Air Pressure

Our topic this month was air pressure. We talked about how air is constantly pushing down on us and everything around us and the only time we can actually see or feel air pressure is when there is a sudden change in air pressure, like ears poping on an airplane.

We used a simple experiment that can be done with all your left over Easter eggs! 

Egg in a Jar:

  • Glass bottle or jar with the opening slightly bigger than the egg.
  • Peeled hardboiled egg
  • Lighter or match
  • Paper

Although this is a simple experiment, it really shows how air pressure works on an object!

Light your piece of paper on fire and drop it into the glass bottle. I explained that we were using fire to remove the oxygen in the jar, (since fire eats oxygen). By removing the oxygen in the bottle we are causing the air pressure to become greater on the outside of the egg, I used the term “heavier air”.

Place your egg on the mouth of the bottle. It will vibrate as some of the hot air escapes. As the air becomes “heavier” or the air pressure increases on the outside of the egg it will slowly push the air into the bottle.

Here is a great video: 

Now that we have the egg in the bottle how do we get it out? Well, we apply the same concept. If we use “heavy air” to push our egg in the bottle we need to use “heavy air” to push it out.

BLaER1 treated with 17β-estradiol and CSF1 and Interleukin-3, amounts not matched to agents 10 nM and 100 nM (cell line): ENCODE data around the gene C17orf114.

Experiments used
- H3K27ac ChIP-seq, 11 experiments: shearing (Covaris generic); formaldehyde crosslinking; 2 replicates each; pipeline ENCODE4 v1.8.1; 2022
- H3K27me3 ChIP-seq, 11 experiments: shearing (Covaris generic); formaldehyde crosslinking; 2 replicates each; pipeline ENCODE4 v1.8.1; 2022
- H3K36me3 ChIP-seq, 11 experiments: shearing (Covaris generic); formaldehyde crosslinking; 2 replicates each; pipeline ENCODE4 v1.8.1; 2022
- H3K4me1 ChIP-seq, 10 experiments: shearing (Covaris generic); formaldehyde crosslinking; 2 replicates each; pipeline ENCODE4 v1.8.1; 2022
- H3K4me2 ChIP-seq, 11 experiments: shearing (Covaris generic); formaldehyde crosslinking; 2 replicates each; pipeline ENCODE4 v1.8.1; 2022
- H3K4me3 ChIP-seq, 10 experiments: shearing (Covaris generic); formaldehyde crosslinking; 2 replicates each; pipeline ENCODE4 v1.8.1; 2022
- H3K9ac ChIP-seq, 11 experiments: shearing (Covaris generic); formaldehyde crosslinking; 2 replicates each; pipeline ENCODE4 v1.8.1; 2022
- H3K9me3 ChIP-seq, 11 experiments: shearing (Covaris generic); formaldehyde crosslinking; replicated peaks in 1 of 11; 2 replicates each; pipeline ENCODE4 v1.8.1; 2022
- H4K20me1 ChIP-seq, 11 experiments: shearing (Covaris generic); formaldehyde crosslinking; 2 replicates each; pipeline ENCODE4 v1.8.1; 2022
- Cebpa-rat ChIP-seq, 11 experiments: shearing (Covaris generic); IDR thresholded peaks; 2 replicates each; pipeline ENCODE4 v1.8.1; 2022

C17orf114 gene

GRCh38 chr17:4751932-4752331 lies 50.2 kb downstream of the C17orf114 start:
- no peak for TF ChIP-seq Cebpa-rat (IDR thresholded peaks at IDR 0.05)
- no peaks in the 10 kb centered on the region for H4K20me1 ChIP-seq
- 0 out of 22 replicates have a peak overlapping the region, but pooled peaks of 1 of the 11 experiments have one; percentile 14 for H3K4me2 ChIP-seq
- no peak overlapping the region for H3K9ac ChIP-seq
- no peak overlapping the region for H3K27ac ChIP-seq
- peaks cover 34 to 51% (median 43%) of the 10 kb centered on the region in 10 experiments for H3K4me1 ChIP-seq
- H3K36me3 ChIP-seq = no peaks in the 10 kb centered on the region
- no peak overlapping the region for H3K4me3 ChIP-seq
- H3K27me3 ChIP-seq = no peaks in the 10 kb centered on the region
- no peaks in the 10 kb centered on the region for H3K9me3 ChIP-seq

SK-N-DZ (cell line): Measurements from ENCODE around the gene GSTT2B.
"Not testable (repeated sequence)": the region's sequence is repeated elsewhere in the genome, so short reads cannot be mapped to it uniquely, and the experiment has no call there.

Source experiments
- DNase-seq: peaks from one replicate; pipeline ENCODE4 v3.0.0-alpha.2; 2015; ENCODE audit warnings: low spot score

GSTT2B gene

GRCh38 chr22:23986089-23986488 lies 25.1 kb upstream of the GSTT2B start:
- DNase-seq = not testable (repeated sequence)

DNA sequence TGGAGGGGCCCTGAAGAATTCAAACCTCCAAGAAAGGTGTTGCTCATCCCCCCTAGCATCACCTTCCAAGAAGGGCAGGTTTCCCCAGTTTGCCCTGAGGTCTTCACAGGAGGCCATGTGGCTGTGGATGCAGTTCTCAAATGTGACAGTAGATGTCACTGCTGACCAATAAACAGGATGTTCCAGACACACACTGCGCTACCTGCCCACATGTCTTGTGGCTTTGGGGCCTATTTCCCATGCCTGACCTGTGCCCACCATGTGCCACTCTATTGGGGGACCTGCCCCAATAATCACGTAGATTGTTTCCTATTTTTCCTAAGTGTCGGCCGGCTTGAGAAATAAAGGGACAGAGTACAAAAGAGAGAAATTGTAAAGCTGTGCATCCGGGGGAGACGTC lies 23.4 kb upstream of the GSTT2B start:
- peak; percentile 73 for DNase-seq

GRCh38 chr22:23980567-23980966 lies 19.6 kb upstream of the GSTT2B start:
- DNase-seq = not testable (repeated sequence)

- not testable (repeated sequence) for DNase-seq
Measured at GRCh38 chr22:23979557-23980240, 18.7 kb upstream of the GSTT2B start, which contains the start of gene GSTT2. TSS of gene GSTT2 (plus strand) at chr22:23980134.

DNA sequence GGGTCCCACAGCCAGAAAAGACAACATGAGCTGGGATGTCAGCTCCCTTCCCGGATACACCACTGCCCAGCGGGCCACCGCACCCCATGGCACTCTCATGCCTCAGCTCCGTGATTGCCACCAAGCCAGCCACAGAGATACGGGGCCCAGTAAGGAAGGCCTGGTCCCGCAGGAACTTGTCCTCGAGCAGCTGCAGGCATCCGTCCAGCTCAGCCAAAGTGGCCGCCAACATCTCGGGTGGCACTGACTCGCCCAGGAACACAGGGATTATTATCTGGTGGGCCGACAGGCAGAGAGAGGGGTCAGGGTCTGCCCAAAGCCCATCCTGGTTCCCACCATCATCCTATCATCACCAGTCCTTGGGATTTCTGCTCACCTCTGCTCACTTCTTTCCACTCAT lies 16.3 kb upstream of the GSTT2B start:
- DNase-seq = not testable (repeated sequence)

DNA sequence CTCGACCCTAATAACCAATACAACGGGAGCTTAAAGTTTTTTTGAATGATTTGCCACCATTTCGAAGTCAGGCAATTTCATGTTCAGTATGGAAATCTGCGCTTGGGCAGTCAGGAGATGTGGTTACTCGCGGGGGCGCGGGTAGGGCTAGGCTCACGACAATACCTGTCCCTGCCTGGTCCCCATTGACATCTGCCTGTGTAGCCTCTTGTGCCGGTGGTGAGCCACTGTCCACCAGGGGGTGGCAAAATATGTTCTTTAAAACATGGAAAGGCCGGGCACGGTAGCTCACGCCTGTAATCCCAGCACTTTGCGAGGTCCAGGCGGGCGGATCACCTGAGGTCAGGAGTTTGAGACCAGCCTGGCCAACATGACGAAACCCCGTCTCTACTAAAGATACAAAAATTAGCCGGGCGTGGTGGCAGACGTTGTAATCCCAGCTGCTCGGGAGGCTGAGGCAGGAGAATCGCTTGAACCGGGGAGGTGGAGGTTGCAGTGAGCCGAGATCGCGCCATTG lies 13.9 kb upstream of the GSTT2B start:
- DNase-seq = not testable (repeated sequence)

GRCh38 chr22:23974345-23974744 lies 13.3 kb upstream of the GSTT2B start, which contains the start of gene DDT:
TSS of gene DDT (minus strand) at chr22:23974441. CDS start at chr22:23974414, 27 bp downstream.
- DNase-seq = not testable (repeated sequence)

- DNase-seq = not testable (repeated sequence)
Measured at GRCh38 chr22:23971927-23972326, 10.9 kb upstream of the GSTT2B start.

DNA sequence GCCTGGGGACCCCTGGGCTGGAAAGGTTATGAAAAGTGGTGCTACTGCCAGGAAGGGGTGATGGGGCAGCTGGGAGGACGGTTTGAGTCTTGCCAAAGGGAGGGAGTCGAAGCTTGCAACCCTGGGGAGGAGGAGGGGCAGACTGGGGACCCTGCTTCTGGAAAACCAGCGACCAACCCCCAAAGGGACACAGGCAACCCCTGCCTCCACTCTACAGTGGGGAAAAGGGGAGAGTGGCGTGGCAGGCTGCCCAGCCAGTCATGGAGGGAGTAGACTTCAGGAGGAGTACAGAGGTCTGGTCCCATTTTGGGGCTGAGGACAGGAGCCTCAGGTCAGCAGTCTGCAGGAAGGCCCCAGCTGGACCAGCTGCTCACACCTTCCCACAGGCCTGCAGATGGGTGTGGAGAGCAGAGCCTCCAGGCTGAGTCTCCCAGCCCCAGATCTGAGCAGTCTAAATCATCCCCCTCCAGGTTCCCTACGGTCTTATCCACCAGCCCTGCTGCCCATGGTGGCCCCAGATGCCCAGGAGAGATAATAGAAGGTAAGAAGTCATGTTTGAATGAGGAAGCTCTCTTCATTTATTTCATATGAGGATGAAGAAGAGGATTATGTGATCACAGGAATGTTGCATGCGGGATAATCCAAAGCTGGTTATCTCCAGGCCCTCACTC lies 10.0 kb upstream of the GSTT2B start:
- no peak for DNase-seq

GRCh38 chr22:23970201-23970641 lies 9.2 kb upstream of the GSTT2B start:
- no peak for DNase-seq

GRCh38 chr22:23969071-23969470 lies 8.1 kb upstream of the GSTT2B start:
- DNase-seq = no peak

Turn your bottle upside down so the smaller part of the egg it pointing outwards but not fully covering the opening. From here place your mouth on the opening and blow, hard! While you blow a continuous stream of air roll the egg over the opening, the pressure you created in the bottle should push the egg back out! The video below gives a great demonstration.

Inverted Glass & Card:

  • Water
  • Glass
  • Index card or playing card

I am sure we have all preformed this “experiment” before.

Fill your glass with water, place card over the top and invert. Because air exerts pressure equally from all directions the card does not fall due to this principle.

We listened to a song that reinforced the effects of air pressure. Just a warning, it’s slightly out of tune but very catchy!


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